Wednesday, March 30, 2011

Revivals: Defibrillation for the Dead

In America, when churches believe that their congregation or community has grown spitually weak they will have revival meetings. Evangelists are brought in, music is played to emotionally manipulate, and then there are the altar calls. Revivals are primarily geared toward people who are already members of the church with the secondary hope that others will come to make a decision for Christ.

Revivals fail because they are based upon a wrong diagnosis. The bad diagnosis leads to something that appears to produce results but is utterly ineffective. The revival is based on the idea that spiritual growth results in increased excitedness and that if people are not acting all excited then they have grown spiritually weak and need some defribrillation to get their spiritual hearts moving again. This is wrong for a couple different reasons.

First of all, as relationships mature, they get deeper but excitement tends to wane. Married couples generally start very excited but the excitement dies down as the relationship deepens. Hardly anything meaningful in society could happen if everybody acted like they did when they first fell in love.

Secondly, the revival assumes that the person is weak due to some kind of spiritual heart attack. However, the Scriptures say that people are not weak by nature but dead. If you give the dead corpses a series of shocks with the defibrillator of revivalism you may get the dead corpses to jerk and convulse but they will still be dead. After the corpse stops jerking and convulsing the revivalist assumes that what the dead corpse needs is another dose and the cycle continues.

What the corpse really needs is resurrection and revivalism cannot produce resurrection. No matter how many times you play a verse from a hymn on the organ (regardless of how loud the organ is) it's not going to resurrect anyone. God has not attached any promises to revival hymns or altar calls. But God does attach His promises to the preaching of the Gospel. Resurrection occurs through the preaching of the Gospel. The Law is preached so that the diagnosis is clear. You are dead in your sins. The Gospel is preached as the real cure to resurrect your dead corpse.

Someone may object that revivals are needed for the believer to get their weak spiritual hearts pumping correctly. But believers are also in need of resurrection. We have been given a new nature but we still have our old nature. Our old nature wars against our new nature. We do not need to make our old nature better. We need to kill it and keep killing it. This is done through the regular preaching of the Law and the Gospel. We are sustained by feeding on Jesus' body and blood in the Lord's Supper. The preaching of the Gospel and the feeding on Christ's body and blood don't look as spectacular as the revival meeting but they are the means through which Christ has promised to work. No such promises are attached to the new measures of the revival meeting.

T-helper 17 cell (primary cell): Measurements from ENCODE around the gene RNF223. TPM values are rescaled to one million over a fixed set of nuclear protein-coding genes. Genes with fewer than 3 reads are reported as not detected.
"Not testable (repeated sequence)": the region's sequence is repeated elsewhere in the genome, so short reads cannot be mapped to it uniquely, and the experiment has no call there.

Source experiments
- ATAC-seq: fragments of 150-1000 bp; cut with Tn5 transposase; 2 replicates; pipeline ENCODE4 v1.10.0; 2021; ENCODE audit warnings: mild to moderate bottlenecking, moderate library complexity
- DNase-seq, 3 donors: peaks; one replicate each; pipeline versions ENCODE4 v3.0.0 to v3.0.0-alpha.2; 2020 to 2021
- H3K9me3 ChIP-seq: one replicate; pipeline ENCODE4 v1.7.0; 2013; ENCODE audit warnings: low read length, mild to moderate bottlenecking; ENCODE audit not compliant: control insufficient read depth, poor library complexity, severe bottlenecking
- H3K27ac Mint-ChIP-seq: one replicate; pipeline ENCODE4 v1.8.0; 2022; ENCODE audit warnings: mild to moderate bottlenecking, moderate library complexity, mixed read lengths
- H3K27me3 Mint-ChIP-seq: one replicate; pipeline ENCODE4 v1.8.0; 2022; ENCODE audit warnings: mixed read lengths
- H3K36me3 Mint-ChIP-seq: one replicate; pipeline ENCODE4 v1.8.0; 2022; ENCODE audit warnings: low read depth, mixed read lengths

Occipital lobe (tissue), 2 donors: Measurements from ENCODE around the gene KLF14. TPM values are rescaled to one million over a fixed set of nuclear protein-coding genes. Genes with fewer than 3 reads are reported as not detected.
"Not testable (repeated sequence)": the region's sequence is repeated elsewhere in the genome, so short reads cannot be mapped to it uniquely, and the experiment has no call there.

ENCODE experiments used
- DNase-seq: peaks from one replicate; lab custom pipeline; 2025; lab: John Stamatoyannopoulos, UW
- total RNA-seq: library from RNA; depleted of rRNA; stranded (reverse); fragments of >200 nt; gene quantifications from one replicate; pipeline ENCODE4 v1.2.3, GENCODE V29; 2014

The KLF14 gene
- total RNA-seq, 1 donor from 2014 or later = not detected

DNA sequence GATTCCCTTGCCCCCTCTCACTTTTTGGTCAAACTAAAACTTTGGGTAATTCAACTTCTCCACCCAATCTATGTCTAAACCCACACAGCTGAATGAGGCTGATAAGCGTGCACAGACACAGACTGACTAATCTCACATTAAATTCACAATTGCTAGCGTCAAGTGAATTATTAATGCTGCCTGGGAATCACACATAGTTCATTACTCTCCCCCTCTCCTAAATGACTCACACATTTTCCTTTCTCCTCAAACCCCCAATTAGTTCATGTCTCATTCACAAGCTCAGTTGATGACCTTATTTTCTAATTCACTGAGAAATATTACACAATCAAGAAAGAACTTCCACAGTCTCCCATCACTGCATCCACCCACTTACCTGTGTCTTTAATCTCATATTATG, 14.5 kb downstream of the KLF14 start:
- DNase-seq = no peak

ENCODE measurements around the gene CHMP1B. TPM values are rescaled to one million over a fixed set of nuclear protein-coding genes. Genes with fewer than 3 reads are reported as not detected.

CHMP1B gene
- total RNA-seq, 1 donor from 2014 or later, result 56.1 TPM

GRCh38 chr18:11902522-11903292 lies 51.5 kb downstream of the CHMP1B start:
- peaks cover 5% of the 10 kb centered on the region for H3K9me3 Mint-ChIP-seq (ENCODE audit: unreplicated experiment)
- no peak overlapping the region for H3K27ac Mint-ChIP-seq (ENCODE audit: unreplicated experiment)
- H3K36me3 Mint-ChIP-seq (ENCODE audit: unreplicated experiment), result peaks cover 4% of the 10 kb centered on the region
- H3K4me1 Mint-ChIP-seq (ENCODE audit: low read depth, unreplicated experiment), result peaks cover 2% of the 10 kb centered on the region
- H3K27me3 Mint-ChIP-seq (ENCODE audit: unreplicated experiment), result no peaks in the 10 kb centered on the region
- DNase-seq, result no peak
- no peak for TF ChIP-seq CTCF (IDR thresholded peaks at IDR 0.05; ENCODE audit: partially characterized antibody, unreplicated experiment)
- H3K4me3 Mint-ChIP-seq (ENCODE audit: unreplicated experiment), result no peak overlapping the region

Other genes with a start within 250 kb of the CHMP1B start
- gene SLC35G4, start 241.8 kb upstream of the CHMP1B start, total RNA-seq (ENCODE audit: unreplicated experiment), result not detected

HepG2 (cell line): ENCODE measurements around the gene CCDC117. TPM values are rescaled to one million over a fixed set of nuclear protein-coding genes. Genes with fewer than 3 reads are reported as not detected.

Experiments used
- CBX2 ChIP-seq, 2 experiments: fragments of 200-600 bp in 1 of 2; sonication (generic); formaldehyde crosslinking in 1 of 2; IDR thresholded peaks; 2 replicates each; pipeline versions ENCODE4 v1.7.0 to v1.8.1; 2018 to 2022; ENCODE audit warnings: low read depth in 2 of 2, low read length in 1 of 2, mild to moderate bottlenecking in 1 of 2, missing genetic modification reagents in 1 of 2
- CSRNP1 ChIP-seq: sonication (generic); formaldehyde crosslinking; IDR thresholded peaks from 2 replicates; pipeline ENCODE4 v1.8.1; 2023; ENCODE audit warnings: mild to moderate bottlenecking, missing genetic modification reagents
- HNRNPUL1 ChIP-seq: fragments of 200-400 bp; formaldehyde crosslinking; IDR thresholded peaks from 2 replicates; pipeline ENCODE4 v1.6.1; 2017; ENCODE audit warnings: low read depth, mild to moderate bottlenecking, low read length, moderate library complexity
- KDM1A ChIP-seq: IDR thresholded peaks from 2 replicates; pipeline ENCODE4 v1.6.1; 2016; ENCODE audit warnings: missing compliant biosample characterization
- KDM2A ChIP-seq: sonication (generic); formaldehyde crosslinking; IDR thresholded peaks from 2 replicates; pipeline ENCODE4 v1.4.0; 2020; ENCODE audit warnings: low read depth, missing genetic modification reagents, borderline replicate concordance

Those who have revivals often starve the congregation of the Gospel and the Lord's Supper. The revival may be the only time that people get to hear something that even resembles the Gospel. Week after week people are told about how to be a good husband or wife, how to lead a holy life, how to do do do. They are starving for the Gospel. Often churches that have revival meetings are very critical of the Roman Catholic church for preaching works righteousness and for unbiblical practices that they have introduced. But the revivalist preaches a works righteousness that is in some cases worse than that of Rome and has his own unbiblical practices. The revivalist pastor does not give his congregation Christ's body and blood every Sunday but limits it to once a month or even less frequently to make it more special. When he teaches his congregation about the Lord's Supper, he denies that it is Jesus' body and blood. He thinks this is just a Roman Catholic superstition. But didn't Jesus say "this is my body" and "this is my blood"? He deprives his congregation of true nourishment by denying Jesus' very words. He starves his congregation by feeding them infrequently and when he gets around to feeding them he gives them artificial food. The Bible centers the service on the "breaking of bread" which is a reference to the Lord's Supper. But the high point of the revivalist service is the unbiblical altar call. The revivalist replaces the Lord's Supper with the altar call and sometimes replaces Biblical confession and absolution with accountability partners. The revivalist has no confidence in the very things that Christ has told us to put our confidence in and replaces them with his own human traditions that are devoid of any power.

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